On Friday, 50-year-old Tyler Watkins Davis appeared in the Charlottesville Circuit Court and entered an Alford plea, the local NBC affiliate WVIR NBC29, reported. As part of the plea, a defendant does not admit guilt but admits there is sufficient evidence to convict him.
According to the local media outlet, Davis admits the incident took place but disputes the malice part.
Authorities issued Davis the charge after a group of white nationalists attacked DeAndre Harris inside a parking garage during Unite the Right, held on August 12, 2017.
The gathering was one of the largest US white nationalist rallies in recent decades.
Davis was a member of the League of the South, a neo-Confederate group that was highly active in far-right violence in recent years.
Pictures and a videos of Harris’s attack by a group of white nationalists were shared widely online, leading to attempts to identify the perpetrators.
Harris suffered a spinal injury, a broken arm and a gash in his skull that required staples.
According to the Washington Post, Davis was responsible for the head injury that resulted in staples.
Including Davis, four men were arrested and convicted for the attack on Harris.
Last month, Daniel Borden was ordered to serve three years and 10 months. During the violence, he was photographed wearing a helmet that read “commie killer”.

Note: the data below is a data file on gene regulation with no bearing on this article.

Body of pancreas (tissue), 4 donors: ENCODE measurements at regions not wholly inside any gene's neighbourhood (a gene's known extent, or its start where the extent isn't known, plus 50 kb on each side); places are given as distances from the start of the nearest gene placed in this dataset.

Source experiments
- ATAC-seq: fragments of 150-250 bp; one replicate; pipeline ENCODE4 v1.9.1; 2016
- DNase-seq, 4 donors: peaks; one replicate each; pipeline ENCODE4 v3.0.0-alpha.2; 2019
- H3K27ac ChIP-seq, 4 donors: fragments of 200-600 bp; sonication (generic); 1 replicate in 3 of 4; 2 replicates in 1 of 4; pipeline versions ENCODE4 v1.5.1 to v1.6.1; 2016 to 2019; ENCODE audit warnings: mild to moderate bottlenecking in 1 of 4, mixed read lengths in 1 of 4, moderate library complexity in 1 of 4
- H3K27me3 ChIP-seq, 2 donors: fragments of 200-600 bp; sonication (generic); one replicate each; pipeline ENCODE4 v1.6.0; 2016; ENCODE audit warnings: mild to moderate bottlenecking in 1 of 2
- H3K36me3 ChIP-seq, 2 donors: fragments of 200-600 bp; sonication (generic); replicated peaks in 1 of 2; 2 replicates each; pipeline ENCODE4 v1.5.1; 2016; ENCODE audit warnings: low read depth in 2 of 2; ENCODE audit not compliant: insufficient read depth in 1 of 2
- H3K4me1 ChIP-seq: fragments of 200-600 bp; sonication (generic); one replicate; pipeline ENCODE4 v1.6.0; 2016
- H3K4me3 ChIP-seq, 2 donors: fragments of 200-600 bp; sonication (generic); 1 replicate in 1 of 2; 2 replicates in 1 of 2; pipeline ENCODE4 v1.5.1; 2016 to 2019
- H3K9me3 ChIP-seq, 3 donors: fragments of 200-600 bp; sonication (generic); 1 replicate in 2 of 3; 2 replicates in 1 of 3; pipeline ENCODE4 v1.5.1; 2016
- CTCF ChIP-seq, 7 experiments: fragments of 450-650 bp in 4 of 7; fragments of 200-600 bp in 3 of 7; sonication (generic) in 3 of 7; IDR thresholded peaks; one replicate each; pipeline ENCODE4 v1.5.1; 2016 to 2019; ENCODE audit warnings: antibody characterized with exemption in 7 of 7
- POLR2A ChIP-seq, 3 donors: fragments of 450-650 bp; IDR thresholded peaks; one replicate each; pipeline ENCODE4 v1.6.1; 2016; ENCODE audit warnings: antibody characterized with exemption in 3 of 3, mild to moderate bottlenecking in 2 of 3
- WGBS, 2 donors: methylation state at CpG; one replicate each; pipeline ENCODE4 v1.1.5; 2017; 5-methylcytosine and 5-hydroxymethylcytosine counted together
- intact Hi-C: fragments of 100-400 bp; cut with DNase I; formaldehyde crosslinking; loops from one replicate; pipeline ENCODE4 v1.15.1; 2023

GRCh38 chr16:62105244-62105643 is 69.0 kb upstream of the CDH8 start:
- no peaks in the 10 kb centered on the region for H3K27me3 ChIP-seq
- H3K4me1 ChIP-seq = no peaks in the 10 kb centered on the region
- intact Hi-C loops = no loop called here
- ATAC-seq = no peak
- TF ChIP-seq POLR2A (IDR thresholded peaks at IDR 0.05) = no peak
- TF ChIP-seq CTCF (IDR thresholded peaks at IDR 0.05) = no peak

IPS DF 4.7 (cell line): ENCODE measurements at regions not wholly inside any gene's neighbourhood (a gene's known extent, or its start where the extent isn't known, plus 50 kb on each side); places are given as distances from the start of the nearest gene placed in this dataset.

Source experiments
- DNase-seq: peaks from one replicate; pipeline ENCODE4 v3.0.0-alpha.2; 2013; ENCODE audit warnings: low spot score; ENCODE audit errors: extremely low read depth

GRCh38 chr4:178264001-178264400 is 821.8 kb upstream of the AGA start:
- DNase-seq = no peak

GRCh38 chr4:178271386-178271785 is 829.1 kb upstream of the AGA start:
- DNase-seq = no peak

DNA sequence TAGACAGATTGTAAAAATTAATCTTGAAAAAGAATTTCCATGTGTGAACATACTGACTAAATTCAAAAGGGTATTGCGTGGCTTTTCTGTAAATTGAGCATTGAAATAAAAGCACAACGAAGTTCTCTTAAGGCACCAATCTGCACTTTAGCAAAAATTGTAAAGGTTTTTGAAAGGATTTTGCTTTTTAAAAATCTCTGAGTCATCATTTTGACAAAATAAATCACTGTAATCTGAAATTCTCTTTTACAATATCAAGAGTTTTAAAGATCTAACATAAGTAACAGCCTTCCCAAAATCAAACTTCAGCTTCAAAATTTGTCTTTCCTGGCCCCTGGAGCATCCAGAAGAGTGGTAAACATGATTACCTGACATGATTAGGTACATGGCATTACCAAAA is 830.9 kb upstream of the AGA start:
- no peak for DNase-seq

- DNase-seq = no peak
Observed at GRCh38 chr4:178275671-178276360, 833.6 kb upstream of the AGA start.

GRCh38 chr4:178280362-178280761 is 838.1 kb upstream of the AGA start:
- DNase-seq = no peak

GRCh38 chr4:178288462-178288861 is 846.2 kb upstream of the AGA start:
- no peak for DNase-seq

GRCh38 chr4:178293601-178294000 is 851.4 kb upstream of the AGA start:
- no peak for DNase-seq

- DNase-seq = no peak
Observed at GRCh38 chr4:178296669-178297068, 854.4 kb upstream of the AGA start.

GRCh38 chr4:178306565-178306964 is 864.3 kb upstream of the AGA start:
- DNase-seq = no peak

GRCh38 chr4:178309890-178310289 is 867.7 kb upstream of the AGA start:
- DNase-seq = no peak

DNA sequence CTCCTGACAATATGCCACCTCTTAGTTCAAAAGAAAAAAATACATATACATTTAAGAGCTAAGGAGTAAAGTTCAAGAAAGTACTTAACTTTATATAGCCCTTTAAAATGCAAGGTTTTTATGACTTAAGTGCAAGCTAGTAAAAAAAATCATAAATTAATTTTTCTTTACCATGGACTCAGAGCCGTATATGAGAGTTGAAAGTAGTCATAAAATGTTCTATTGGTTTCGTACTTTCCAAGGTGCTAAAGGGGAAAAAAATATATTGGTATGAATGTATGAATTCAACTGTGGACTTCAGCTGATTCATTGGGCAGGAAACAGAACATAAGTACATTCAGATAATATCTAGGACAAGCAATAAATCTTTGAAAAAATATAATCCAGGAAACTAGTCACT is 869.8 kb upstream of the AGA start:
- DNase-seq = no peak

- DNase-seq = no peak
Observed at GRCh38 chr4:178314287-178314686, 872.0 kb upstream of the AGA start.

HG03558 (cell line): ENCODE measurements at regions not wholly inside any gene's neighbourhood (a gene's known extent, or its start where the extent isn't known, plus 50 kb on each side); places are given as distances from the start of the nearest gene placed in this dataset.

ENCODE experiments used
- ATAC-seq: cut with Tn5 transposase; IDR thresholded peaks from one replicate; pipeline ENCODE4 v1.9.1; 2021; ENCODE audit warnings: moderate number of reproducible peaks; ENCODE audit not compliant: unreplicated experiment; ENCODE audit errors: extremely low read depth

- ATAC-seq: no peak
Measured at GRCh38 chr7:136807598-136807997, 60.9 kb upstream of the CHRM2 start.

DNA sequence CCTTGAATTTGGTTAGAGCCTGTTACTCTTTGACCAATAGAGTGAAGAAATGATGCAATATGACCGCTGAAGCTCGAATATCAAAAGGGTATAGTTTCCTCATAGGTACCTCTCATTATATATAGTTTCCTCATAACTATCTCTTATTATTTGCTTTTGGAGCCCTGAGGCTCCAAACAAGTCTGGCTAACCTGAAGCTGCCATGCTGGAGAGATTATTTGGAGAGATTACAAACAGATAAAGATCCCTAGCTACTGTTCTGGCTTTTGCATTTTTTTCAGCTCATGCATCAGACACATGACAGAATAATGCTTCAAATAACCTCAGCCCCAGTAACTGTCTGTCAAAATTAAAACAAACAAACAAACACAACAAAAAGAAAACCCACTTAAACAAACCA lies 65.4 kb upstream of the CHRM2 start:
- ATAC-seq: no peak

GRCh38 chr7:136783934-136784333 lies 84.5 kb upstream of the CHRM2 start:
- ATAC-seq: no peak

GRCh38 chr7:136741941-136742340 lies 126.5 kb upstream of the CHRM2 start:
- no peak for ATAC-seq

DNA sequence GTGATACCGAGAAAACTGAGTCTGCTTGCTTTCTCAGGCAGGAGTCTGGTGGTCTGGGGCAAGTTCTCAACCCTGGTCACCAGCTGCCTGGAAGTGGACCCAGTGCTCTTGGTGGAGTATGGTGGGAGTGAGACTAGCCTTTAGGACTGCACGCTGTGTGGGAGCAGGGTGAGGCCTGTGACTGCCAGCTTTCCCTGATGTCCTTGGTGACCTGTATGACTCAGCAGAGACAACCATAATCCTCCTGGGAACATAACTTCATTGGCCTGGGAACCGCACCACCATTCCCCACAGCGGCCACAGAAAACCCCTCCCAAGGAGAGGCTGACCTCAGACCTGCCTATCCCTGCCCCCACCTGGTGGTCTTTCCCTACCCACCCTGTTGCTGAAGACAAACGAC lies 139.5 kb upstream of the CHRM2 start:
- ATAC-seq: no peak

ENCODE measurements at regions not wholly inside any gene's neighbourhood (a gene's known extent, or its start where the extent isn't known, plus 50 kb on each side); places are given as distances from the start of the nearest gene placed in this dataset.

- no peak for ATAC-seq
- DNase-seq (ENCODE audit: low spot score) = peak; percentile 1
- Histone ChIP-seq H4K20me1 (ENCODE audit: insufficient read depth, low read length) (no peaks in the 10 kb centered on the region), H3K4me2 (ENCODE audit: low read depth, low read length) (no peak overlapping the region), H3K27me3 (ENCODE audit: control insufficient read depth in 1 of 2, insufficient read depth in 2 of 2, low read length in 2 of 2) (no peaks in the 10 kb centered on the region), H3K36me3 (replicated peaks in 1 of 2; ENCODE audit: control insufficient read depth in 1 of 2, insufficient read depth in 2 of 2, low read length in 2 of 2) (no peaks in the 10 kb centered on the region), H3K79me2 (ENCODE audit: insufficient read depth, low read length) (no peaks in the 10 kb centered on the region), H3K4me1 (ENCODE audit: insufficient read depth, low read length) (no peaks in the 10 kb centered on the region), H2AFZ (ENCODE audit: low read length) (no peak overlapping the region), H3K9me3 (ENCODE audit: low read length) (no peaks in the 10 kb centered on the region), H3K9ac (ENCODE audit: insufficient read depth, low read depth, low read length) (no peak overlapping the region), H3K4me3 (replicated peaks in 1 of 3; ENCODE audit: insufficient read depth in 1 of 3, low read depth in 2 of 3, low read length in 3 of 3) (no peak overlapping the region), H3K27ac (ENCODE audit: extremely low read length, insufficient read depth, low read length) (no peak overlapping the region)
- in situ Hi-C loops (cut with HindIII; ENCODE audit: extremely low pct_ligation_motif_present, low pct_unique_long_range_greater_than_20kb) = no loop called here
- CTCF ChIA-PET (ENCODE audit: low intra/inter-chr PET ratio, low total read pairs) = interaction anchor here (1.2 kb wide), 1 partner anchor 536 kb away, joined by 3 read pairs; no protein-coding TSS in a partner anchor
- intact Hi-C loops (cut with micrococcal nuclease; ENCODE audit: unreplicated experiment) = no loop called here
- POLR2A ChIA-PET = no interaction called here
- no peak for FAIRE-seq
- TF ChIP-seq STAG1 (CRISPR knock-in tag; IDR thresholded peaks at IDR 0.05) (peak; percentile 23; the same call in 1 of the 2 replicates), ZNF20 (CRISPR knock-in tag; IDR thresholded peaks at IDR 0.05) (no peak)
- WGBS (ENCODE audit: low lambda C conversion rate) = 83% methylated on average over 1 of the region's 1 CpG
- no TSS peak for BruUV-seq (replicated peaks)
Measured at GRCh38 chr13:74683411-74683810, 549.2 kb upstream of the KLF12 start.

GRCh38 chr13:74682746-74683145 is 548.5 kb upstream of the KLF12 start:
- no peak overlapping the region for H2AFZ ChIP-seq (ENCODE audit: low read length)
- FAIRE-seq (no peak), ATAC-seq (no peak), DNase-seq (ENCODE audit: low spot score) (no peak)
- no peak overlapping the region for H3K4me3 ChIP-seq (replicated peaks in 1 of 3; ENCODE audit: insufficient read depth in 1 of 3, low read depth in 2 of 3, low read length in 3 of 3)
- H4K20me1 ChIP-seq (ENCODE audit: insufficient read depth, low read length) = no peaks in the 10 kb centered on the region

And in August 2018, Jacob Scott Goodwin and Alex Ramos were sentenced to eight and six years respectively for their role in attacking Harris.
Throughout the alt-right rally, white nationalists, neo-Nazis and white supremacists attacked and clashed with community members, anti-fascists and anti-racist activists across Charlottesville.
Unite the Right turned deadly when a driver rammed his vehicle into a crowd of anti-racist protesters, killing 32-year-old Heather Heyer and injuring dozens of others.
James Alex Fields Jr, who was photographed marching with a neo-Nazi group earlier in the day, has since been charged with a slew of crimes, including federal hate crimes.
The alt-right is a loosely knit movement including white nationalists, white supremacists and neo-Nazis, among others. After Charlottesville, it fell into disunity with legal backlash and infighting.